Page last updated at 20:03 GMT, Thursday, 27 May 2010 21:03 UK

David Cameron's family make move into Downing Street

Removal men unpack the Camerons' furnitute in Downing Street
It is two weeks since David Cameron became prime minister

David Cameron and his family have moved into Downing Street, two weeks after he became prime minister.

Mr Cameron, his pregnant wife Samantha and their two children will initially live in the flat above No 10.

But they will move into the larger, 11 Downing Street property next door, home to the Blairs from 1997 to 2007, once it is refurbished.

Earlier the prime minister told the BBC his family had had their "last breakfast" at their west London home.

Asked if he was going to be selling the family home, Mr Cameron replied: "I certainly won't be renting it out for Miss Whiplash if that's what you mean."

That was a reference to the difficulties his one-time boss, the then Chancellor Norman Lamont, got into renting out his property during the Major government.

FROM THE TODAY PROGRAMME

Mr Cameron, who said he had "quite a lot of other meetings and things I've got to do at the same time" as moving, was also asked to give two horse racing tips by Today's sports reporter Garry Richardson.

The PM, who was given about a minute to make his selection from the newspaper racing pages, came up with Daring Dream in the 3.50pm at Ayr for those who were a "fan of the coalition".

For those who were "slightly more sceptical" about how the coalition would work out he suggested Midnight Fantasy in the 3pm at Wolverhampton.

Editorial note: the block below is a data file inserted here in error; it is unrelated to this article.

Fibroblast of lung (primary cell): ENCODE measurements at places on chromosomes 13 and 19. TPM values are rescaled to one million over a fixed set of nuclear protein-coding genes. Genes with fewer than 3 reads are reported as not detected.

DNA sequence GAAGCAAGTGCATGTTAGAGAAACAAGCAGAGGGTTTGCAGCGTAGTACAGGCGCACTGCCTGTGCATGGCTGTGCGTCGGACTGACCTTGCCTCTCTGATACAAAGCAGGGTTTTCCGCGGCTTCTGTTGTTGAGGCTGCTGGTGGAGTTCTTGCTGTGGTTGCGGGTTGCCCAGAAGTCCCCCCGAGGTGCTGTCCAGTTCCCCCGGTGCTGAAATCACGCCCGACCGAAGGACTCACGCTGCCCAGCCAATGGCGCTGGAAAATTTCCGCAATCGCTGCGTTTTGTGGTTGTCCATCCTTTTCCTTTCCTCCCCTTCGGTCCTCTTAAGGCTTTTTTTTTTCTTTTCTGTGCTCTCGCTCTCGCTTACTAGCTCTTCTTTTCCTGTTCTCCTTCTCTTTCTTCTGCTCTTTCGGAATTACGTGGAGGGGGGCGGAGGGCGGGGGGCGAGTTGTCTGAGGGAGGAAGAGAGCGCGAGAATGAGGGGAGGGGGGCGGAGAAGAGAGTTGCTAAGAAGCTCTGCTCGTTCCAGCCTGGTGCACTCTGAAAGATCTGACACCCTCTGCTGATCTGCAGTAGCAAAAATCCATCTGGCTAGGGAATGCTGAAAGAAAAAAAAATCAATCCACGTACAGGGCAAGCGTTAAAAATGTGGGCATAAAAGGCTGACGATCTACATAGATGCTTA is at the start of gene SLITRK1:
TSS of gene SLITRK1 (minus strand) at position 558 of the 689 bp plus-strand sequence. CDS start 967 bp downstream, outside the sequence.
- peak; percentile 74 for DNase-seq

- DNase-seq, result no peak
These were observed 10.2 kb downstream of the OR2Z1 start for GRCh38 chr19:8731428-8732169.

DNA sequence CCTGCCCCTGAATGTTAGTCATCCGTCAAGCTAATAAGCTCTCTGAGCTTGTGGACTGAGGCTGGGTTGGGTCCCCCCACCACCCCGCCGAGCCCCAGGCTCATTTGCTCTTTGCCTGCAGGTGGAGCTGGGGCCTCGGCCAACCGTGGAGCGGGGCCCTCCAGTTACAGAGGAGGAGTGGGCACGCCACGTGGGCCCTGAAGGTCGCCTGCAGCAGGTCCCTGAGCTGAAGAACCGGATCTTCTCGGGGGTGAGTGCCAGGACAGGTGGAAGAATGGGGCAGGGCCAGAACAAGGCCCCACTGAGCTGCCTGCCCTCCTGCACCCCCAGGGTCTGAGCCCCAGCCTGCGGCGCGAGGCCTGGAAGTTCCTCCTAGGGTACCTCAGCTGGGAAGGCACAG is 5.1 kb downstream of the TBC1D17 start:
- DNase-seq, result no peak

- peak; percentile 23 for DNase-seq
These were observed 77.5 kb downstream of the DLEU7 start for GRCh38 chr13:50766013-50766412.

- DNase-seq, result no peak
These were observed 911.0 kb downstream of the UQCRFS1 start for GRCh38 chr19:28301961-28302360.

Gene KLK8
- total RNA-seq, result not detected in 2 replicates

William Hill later claimed they "had been inundated by punters wanting to back the PM's tips".

If so they would have lost money on Midnight Fantasy, which finished fifth. An each way flutter on Daring Dream would just have paid off, after it finished second at odds of 7/2.



Print Sponsor



FEATURES, VIEWS, ANALYSIS
Has China's housing bubble burst?
How the world's oldest clove tree defied an empire
Why Royal Ballet principal Sergei Polunin quit

BBC iD

Sign in

BBC navigation

Copyright © 2017 BBC. The BBC is not responsible for the content of external sites. Read more.

This page is best viewed in an up-to-date web browser with style sheets (CSS) enabled. While you will be able to view the content of this page in your current browser, you will not be able to get the full visual experience. Please consider upgrading your browser software or enabling style sheets (CSS) if you are able to do so.

Americas Africa Europe Middle East South Asia Asia Pacific